Hot Peppers

Brightly colored, flavorful plants in the nightshade family that cause a spicy sensation when consumed.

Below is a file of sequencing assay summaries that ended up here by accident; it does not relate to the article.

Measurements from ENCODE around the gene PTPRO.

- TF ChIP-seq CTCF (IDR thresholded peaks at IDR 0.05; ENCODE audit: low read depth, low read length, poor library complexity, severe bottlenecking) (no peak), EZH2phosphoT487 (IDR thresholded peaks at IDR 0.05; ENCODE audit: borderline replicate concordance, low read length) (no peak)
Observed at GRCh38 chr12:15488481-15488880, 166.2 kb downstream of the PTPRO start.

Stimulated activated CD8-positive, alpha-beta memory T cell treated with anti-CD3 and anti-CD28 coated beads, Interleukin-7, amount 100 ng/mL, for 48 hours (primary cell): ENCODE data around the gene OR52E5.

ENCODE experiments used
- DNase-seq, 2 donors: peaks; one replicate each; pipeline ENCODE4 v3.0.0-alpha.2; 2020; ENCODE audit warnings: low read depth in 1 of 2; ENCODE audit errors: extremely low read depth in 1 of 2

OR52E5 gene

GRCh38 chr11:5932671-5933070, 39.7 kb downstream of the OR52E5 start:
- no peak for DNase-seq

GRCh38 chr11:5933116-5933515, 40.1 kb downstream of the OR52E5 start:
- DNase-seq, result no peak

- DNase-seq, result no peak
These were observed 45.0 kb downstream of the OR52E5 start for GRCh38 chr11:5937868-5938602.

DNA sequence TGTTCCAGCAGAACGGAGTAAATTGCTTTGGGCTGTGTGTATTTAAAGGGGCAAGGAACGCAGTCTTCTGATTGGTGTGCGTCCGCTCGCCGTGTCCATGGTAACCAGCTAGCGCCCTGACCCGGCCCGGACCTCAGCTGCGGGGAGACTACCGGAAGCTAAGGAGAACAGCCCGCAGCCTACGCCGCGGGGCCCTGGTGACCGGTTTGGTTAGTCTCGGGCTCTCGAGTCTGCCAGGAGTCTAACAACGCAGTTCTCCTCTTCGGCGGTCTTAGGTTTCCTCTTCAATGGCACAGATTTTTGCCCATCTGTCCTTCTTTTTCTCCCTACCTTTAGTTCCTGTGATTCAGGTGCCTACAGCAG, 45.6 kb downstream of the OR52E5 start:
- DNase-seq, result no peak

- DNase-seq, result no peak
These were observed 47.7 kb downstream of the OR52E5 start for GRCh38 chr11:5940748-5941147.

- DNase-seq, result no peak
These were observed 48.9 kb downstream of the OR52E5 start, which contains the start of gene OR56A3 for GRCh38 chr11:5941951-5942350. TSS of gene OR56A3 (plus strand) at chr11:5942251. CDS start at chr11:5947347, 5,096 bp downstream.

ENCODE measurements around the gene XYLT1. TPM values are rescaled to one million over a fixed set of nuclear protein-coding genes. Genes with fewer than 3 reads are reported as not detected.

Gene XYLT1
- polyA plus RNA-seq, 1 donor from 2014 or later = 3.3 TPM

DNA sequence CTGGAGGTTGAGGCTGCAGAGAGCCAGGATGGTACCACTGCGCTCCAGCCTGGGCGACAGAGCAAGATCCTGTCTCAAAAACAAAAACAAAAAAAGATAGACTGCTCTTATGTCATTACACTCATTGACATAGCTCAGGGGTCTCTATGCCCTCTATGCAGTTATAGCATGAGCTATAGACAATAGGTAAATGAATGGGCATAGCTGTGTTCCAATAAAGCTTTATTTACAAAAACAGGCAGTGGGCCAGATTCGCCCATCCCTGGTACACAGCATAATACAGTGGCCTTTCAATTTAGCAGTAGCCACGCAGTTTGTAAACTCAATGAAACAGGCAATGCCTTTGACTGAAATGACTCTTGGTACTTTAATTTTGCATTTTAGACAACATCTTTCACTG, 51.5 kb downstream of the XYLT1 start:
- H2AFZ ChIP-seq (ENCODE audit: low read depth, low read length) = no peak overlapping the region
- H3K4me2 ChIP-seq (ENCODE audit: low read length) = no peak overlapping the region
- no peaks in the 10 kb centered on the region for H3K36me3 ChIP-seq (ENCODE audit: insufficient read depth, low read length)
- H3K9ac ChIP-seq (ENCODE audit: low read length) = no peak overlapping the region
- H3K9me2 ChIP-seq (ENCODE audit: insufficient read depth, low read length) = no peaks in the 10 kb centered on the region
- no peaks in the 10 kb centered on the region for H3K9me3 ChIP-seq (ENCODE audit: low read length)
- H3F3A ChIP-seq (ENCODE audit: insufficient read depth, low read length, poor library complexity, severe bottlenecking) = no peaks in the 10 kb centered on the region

The term "hot pepper" or chili pepper covers a variety of peppers that cause a heat-inducing sensation when eaten or touched. The heat sensation is caused by the compound capsaicin, which gives the peppers their pungency and spiciness. Capsaicin is a hardy compound that is resistant to temperature changes, so cooking or freezing the pepper won't diminish the hot pepper's intensity. However most of the pepper's capsaicin is concentrated in its seeds and seed membranes (the white flesh that the seeds are attached to), so trimming and discarding those pieces can reduce the pepper's heat level. Smaller peppers contain a higher proportion of the seeds and membranes, so usually the larger the size of the pepper the milder the heat level. Common varieties of hot peppers include jalapeño, serrano, habanero, and bird's eye.

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